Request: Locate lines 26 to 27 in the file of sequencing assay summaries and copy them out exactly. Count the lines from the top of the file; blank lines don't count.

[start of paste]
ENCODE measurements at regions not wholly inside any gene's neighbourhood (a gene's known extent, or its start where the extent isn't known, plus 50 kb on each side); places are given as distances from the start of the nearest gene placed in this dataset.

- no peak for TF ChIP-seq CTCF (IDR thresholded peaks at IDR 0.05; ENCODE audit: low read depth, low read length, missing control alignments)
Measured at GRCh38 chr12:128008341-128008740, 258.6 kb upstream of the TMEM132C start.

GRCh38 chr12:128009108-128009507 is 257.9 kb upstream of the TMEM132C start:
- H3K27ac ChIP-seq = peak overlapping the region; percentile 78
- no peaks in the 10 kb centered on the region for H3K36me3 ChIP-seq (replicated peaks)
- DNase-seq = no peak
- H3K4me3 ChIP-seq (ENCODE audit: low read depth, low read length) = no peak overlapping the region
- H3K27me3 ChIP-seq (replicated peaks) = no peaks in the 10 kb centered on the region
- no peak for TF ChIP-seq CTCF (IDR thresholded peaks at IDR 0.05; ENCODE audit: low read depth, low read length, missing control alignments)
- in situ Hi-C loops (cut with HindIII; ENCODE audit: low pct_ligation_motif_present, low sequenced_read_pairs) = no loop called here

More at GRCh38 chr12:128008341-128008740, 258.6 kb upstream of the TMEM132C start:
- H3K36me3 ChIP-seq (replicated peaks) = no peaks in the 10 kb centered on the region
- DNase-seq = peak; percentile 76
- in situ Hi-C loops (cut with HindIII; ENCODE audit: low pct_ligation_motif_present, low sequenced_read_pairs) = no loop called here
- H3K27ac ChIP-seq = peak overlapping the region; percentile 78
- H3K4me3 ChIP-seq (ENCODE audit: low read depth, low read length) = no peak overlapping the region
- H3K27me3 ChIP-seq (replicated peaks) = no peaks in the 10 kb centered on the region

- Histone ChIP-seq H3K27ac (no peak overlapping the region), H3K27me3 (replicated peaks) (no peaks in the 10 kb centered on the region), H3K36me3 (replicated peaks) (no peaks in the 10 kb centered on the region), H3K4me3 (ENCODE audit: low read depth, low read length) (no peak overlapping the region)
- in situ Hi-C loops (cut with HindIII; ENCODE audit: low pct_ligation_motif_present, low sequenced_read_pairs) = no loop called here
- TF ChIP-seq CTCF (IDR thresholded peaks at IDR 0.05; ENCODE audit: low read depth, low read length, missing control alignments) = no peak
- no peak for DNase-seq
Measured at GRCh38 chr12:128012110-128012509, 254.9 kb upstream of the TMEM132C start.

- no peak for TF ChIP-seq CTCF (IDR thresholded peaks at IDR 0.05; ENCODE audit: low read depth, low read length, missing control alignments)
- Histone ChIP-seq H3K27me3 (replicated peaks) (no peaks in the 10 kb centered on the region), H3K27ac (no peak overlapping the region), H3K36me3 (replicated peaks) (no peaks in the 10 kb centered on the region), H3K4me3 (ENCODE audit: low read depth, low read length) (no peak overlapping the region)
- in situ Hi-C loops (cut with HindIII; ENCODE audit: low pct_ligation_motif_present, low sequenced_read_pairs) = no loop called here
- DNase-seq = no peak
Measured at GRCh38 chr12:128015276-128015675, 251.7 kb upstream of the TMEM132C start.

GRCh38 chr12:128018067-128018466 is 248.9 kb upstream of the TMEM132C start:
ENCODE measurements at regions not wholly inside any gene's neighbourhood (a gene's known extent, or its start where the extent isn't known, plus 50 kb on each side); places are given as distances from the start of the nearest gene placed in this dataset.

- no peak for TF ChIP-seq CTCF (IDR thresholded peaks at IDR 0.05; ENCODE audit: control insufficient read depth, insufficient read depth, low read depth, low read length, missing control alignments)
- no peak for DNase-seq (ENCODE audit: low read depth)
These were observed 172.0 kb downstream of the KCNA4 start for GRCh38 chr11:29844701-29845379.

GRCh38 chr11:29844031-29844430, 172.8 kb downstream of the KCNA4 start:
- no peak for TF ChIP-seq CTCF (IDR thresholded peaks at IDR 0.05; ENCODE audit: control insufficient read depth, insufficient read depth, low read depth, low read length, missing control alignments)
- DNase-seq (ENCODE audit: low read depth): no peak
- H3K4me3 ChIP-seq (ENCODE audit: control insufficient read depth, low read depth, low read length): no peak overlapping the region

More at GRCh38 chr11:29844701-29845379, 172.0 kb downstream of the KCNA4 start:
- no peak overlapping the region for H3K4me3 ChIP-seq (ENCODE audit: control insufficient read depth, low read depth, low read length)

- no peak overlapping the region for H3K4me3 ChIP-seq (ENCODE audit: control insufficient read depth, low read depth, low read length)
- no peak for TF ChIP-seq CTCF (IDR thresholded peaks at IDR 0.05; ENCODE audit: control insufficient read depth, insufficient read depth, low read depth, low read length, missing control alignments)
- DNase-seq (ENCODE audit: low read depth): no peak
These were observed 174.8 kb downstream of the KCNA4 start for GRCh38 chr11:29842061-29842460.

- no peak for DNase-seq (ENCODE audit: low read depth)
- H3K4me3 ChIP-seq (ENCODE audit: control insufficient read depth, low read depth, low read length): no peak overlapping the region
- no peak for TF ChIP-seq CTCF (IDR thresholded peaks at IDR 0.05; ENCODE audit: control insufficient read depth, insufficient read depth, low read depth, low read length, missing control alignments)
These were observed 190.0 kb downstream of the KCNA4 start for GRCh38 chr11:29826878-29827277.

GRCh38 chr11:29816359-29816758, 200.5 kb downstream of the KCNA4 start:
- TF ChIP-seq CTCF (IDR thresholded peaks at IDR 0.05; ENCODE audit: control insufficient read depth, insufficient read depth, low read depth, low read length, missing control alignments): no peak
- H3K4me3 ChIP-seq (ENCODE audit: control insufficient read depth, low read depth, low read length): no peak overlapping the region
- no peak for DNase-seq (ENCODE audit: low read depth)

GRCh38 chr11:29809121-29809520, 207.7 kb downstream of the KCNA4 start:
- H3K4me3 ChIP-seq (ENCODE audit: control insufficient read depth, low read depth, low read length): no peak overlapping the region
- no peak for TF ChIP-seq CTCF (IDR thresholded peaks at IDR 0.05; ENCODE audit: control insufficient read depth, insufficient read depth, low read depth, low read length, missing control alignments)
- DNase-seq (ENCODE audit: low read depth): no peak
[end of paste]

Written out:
- in situ Hi-C loops (cut with HindIII; ENCODE audit: low pct_ligation_motif_present, low sequenced_read_pairs) = no loop called here
- DNase-seq = no peak